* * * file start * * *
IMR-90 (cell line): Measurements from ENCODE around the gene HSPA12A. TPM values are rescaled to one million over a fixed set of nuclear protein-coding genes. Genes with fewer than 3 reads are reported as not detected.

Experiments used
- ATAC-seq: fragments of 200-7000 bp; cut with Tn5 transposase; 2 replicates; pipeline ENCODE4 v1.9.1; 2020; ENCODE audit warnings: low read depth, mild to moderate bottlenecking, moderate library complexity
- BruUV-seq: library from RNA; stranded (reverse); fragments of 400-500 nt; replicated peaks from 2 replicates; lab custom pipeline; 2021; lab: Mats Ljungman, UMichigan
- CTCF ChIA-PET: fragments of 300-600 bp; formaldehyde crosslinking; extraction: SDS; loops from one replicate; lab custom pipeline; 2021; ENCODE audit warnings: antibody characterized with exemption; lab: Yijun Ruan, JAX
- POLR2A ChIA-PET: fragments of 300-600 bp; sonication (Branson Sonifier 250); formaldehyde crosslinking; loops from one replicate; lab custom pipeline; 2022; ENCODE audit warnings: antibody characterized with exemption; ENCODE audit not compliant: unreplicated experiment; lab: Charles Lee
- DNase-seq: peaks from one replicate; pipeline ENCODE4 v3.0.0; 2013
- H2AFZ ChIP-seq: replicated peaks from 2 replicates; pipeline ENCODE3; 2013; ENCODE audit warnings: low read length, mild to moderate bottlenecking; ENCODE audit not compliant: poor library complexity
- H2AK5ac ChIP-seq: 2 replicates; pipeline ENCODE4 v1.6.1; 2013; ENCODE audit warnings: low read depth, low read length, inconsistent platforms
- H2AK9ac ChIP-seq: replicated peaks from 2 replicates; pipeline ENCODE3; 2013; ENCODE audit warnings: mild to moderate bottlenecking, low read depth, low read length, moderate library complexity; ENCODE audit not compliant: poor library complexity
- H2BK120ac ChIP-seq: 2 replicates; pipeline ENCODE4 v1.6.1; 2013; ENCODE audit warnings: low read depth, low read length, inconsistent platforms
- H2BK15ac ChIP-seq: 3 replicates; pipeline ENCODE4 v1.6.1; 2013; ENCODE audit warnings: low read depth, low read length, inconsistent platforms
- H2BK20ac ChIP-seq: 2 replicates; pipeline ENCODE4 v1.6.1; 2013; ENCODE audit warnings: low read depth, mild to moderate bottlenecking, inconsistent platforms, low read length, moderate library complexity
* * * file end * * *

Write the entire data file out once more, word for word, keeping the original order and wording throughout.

IMR-90 (cell line): Measurements from ENCODE around the gene HSPA12A. TPM values are rescaled to one million over a fixed set of nuclear protein-coding genes. Genes with fewer than 3 reads are reported as not detected.

Experiments used
- ATAC-seq: fragments of 200-7000 bp; cut with Tn5 transposase; 2 replicates; pipeline ENCODE4 v1.9.1; 2020; ENCODE audit warnings: low read depth, mild to moderate bottlenecking, moderate library complexity
- BruUV-seq: library from RNA; stranded (reverse); fragments of 400-500 nt; replicated peaks from 2 replicates; lab custom pipeline; 2021; lab: Mats Ljungman, UMichigan
- CTCF ChIA-PET: fragments of 300-600 bp; formaldehyde crosslinking; extraction: SDS; loops from one replicate; lab custom pipeline; 2021; ENCODE audit warnings: antibody characterized with exemption; lab: Yijun Ruan, JAX
- POLR2A ChIA-PET: fragments of 300-600 bp; sonication (Branson Sonifier 250); formaldehyde crosslinking; loops from one replicate; lab custom pipeline; 2022; ENCODE audit warnings: antibody characterized with exemption; ENCODE audit not compliant: unreplicated experiment; lab: Charles Lee
- DNase-seq: peaks from one replicate; pipeline ENCODE4 v3.0.0; 2013
- H2AFZ ChIP-seq: replicated peaks from 2 replicates; pipeline ENCODE3; 2013; ENCODE audit warnings: low read length, mild to moderate bottlenecking; ENCODE audit not compliant: poor library complexity
- H2AK5ac ChIP-seq: 2 replicates; pipeline ENCODE4 v1.6.1; 2013; ENCODE audit warnings: low read depth, low read length, inconsistent platforms
- H2AK9ac ChIP-seq: replicated peaks from 2 replicates; pipeline ENCODE3; 2013; ENCODE audit warnings: mild to moderate bottlenecking, low read depth, low read length, moderate library complexity; ENCODE audit not compliant: poor library complexity
- H2BK120ac ChIP-seq: 2 replicates; pipeline ENCODE4 v1.6.1; 2013; ENCODE audit warnings: low read depth, low read length, inconsistent platforms
- H2BK15ac ChIP-seq: 3 replicates; pipeline ENCODE4 v1.6.1; 2013; ENCODE audit warnings: low read depth, low read length, inconsistent platforms
- H2BK20ac ChIP-seq: 2 replicates; pipeline ENCODE4 v1.6.1; 2013; ENCODE audit warnings: low read depth, mild to moderate bottlenecking, inconsistent platforms, low read length, moderate library complexity